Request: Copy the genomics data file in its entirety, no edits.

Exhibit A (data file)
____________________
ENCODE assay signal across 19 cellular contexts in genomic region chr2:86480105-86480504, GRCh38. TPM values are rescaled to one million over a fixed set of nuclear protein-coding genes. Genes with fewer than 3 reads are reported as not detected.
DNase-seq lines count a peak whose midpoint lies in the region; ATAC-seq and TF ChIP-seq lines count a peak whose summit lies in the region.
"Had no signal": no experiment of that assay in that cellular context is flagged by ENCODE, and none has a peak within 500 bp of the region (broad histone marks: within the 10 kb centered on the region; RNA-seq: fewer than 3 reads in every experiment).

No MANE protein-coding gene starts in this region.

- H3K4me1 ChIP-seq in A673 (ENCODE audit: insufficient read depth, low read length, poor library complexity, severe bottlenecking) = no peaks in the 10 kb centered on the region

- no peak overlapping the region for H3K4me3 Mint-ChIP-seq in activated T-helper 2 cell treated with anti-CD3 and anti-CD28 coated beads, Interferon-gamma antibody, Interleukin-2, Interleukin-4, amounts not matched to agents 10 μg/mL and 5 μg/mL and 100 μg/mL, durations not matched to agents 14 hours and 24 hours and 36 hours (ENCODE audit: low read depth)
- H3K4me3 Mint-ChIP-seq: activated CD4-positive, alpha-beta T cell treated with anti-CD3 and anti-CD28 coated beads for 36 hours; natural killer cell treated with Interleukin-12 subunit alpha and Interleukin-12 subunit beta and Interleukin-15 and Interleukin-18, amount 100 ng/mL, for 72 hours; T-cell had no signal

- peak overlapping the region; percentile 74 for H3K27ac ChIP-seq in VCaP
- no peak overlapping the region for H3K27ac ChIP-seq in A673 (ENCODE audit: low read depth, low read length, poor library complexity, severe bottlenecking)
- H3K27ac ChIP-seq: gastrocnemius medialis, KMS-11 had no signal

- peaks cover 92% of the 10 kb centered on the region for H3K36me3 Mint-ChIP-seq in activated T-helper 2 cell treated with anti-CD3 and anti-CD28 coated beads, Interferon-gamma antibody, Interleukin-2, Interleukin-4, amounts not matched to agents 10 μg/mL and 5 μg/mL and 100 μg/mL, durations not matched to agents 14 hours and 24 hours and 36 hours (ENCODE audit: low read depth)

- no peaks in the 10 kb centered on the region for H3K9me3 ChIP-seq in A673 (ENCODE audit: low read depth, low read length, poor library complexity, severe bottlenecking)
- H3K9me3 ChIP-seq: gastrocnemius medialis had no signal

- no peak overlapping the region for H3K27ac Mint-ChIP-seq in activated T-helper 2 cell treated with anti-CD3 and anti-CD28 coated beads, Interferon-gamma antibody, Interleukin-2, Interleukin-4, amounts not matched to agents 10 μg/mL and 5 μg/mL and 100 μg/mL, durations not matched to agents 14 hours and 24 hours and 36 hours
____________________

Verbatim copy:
ENCODE assay signal across 19 cellular contexts in genomic region chr2:86480105-86480504, GRCh38. TPM values are rescaled to one million over a fixed set of nuclear protein-coding genes. Genes with fewer than 3 reads are reported as not detected.
DNase-seq lines count a peak whose midpoint lies in the region; ATAC-seq and TF ChIP-seq lines count a peak whose summit lies in the region.
"Had no signal": no experiment of that assay in that cellular context is flagged by ENCODE, and none has a peak within 500 bp of the region (broad histone marks: within the 10 kb centered on the region; RNA-seq: fewer than 3 reads in every experiment).

No MANE protein-coding gene starts in this region.

- H3K4me1 ChIP-seq in A673 (ENCODE audit: insufficient read depth, low read length, poor library complexity, severe bottlenecking) = no peaks in the 10 kb centered on the region

- no peak overlapping the region for H3K4me3 Mint-ChIP-seq in activated T-helper 2 cell treated with anti-CD3 and anti-CD28 coated beads, Interferon-gamma antibody, Interleukin-2, Interleukin-4, amounts not matched to agents 10 μg/mL and 5 μg/mL and 100 μg/mL, durations not matched to agents 14 hours and 24 hours and 36 hours (ENCODE audit: low read depth)
- H3K4me3 Mint-ChIP-seq: activated CD4-positive, alpha-beta T cell treated with anti-CD3 and anti-CD28 coated beads for 36 hours; natural killer cell treated with Interleukin-12 subunit alpha and Interleukin-12 subunit beta and Interleukin-15 and Interleukin-18, amount 100 ng/mL, for 72 hours; T-cell had no signal

- peak overlapping the region; percentile 74 for H3K27ac ChIP-seq in VCaP
- no peak overlapping the region for H3K27ac ChIP-seq in A673 (ENCODE audit: low read depth, low read length, poor library complexity, severe bottlenecking)
- H3K27ac ChIP-seq: gastrocnemius medialis, KMS-11 had no signal

- peaks cover 92% of the 10 kb centered on the region for H3K36me3 Mint-ChIP-seq in activated T-helper 2 cell treated with anti-CD3 and anti-CD28 coated beads, Interferon-gamma antibody, Interleukin-2, Interleukin-4, amounts not matched to agents 10 μg/mL and 5 μg/mL and 100 μg/mL, durations not matched to agents 14 hours and 24 hours and 36 hours (ENCODE audit: low read depth)

- no peaks in the 10 kb centered on the region for H3K9me3 ChIP-seq in A673 (ENCODE audit: low read depth, low read length, poor library complexity, severe bottlenecking)
- H3K9me3 ChIP-seq: gastrocnemius medialis had no signal

- no peak overlapping the region for H3K27ac Mint-ChIP-seq in activated T-helper 2 cell treated with anti-CD3 and anti-CD28 coated beads, Interferon-gamma antibody, Interleukin-2, Interleukin-4, amounts not matched to agents 10 μg/mL and 5 μg/mL and 100 μg/mL, durations not matched to agents 14 hours and 24 hours and 36 hours